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RBA Wants to Explore CBDC as the Future of Currency in AUS

The Reserve Bank of Australia (RBA) has expressed its willingness to explore the adoption of a central bank digital currency (CBDC) as a potential alternative to traditional currency. If implemented, a CBDC would be a digital token issued by the RBA, representing ownership stakes in its reserves.

Australia Flag with CBDC logo with RBA

During a presentation at the Australian Financial Review Cryptocurrency Summit on October 16, 2023, Brad Jones, the Assistant Governor (Financial System) of the RBA, discussed the prospects and challenges associated with digitizing assets and currency in the modern digital era.

Jones highlighted the potential benefits of asset tokenization in improving efficiency, transparency, and resilience within the financial system. He also pointed out how it could fuel innovation and foster inclusivity.

However, Jones acknowledged that tokenization introduces risks, including regulatory, legal, and operational concerns, and he weighed its implications for monetary policy and financial stability.

He emphasized that stablecoins issued by “well-regulated financial institutions and backed by high-quality assets (i.e., government securities and central bank reserves) could be widely used to settle tokenized transactions.” However, due to the absence of clear regulatory frameworks, stablecoins issued by private entities often carry heightened risks. In contrast, Jones suggested that Central Bank Digital Currencies (CBDCs) represented as tokenized bank deposits could emerge as a secure means of settling transactions.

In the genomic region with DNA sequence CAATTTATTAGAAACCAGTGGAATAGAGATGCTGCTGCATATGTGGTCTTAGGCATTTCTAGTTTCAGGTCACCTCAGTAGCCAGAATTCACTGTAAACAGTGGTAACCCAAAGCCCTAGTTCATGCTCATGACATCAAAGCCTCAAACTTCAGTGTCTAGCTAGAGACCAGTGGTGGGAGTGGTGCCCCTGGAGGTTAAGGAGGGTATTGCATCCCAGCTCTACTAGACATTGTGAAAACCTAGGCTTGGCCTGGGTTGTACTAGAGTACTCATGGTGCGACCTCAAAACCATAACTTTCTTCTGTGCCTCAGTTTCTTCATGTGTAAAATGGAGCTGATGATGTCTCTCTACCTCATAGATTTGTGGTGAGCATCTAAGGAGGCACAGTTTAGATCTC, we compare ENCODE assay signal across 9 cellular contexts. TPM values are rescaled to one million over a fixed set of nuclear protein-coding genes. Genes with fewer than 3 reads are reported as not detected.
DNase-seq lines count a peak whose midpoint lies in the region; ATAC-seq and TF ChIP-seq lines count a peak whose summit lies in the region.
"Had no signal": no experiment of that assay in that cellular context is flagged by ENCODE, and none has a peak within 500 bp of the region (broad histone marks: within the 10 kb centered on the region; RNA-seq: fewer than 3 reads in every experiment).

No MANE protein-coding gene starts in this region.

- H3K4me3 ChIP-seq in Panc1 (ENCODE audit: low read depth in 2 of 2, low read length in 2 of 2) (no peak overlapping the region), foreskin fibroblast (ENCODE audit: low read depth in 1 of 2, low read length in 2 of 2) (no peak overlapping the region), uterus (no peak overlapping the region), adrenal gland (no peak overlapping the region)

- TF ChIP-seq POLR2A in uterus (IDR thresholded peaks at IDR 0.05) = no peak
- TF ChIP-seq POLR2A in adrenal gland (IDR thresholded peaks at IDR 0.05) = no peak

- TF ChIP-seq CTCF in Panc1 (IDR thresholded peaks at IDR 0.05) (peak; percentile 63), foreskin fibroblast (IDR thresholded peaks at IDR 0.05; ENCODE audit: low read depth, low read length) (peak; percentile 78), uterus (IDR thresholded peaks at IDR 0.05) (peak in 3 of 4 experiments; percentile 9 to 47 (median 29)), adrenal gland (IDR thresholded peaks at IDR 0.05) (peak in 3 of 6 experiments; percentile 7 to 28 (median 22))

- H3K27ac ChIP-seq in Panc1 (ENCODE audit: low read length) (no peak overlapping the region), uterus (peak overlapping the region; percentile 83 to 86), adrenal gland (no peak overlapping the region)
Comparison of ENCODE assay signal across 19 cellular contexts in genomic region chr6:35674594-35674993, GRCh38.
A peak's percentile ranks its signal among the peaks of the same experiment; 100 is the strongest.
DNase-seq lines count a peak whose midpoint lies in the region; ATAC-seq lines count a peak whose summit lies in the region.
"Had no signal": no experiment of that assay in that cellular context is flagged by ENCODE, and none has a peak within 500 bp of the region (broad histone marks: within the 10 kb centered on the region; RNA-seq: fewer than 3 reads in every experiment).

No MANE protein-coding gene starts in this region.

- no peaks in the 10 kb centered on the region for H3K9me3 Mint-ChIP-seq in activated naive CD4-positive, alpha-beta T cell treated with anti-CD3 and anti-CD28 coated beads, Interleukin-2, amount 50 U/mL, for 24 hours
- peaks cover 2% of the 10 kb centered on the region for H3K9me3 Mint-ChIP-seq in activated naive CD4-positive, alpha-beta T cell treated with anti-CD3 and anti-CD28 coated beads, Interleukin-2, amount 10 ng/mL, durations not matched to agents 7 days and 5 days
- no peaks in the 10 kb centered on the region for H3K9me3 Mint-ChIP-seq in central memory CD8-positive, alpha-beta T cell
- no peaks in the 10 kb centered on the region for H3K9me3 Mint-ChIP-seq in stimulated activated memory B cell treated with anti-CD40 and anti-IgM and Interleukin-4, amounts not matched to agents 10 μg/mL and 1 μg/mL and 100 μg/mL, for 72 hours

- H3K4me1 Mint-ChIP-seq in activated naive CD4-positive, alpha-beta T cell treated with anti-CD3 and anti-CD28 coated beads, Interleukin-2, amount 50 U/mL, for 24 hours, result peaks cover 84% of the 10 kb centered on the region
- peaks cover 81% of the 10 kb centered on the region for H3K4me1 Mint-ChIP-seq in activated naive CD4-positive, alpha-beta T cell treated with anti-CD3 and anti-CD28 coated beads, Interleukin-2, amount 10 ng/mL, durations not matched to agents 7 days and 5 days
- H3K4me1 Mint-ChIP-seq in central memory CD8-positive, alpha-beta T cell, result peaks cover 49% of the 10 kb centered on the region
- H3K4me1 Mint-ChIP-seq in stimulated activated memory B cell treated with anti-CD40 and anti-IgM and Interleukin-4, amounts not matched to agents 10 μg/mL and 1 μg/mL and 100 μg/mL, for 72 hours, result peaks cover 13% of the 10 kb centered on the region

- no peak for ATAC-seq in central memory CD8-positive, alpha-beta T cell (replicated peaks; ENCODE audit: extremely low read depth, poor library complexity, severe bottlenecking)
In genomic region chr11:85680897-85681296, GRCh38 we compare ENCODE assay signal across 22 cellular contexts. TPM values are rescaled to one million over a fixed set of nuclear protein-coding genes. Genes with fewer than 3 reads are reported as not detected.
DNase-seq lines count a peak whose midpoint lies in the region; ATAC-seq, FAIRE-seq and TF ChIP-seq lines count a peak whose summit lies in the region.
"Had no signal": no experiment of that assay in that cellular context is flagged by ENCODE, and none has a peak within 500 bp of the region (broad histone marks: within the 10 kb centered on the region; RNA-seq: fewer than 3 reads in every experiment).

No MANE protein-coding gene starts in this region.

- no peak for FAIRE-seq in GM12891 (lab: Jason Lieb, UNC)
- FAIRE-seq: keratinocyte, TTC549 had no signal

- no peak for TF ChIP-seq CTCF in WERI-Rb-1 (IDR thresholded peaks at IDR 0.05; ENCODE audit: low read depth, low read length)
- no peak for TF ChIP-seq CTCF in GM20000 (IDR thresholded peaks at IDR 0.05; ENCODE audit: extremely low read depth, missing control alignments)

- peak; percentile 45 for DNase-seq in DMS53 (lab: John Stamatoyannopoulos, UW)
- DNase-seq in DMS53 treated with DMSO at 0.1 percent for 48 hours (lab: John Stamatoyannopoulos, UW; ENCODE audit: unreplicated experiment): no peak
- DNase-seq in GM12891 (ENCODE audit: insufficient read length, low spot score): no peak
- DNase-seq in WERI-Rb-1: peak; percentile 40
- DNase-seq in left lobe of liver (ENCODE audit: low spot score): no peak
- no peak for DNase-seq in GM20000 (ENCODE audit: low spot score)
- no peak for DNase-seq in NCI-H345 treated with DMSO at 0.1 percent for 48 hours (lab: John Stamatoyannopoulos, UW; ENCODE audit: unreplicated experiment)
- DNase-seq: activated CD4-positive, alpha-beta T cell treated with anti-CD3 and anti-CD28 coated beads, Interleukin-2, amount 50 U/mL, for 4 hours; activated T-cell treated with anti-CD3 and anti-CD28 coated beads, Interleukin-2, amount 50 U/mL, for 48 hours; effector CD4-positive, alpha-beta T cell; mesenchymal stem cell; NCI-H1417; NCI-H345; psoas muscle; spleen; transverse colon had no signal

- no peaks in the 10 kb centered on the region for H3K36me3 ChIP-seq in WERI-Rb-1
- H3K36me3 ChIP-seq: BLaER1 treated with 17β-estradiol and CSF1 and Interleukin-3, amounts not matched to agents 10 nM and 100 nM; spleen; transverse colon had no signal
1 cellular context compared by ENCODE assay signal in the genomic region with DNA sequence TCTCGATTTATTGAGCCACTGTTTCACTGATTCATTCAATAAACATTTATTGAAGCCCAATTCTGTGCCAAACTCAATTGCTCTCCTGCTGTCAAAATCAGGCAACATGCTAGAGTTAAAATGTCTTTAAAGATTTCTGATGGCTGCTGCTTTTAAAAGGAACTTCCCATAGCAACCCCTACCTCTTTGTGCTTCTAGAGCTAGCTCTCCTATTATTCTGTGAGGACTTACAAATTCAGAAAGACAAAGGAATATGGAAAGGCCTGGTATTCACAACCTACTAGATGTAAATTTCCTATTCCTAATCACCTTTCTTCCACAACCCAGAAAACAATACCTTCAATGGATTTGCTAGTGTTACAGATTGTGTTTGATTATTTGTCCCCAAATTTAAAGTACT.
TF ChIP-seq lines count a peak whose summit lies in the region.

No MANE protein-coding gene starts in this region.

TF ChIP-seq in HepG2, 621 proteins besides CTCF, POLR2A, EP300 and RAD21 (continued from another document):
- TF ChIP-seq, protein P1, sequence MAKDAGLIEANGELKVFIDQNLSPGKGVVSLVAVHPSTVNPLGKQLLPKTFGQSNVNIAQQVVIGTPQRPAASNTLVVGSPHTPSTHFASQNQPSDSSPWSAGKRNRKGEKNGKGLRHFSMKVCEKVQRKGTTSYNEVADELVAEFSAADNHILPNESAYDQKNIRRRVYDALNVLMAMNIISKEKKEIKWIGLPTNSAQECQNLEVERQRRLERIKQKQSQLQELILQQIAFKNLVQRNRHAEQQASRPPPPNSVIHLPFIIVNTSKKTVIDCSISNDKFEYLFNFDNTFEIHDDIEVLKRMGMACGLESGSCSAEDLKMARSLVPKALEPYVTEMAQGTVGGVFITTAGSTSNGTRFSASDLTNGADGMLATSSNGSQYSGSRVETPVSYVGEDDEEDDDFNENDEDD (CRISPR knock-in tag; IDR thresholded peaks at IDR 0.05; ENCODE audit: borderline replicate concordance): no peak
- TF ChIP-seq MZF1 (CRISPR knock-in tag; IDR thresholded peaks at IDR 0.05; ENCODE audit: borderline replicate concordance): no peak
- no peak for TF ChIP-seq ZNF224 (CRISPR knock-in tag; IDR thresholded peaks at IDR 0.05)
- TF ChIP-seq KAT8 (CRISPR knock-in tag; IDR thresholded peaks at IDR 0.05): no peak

Jones believes that Central Bank Digital Currencies (CBDCs) could provide a more favorable option for conducting tokenized payments, offering higher levels of security, reliability, and trustworthiness. He highlighted two potential manifestations of CBDCs.

Firstly, they could take the form of tokenized bank deposits, mirroring the conventional process of transferring and settling central bank balances. Additionally, wholesale CBDCs could serve specialized purposes, catering exclusively to a limited set of wholesale market participants.

Jones discussed the RBA’s proactive exploration of Central Bank Digital Currency (CBDC) as a complement to existing forms of currency. He noted that the RBA recently collaborated with industry partners on a joint research initiative to explore potential use cases for a retail CBDC within Australia.

Furthermore, he unveiled plans for the RBA to work in conjunction with other central banks and international organizations to initiate a pilot CBDC project designed for wholesale applications.

Jones concluded his address by underscoring the RBA’s receptivity to considering CBDC as a potential future currency, emphasizing the necessity for further research on how it can best meet the needs and interests of Australians. He also assured that the RBA would persist in monitoring and participating in the ongoing developments in tokenization and digital currencies, both on a domestic and global scale.

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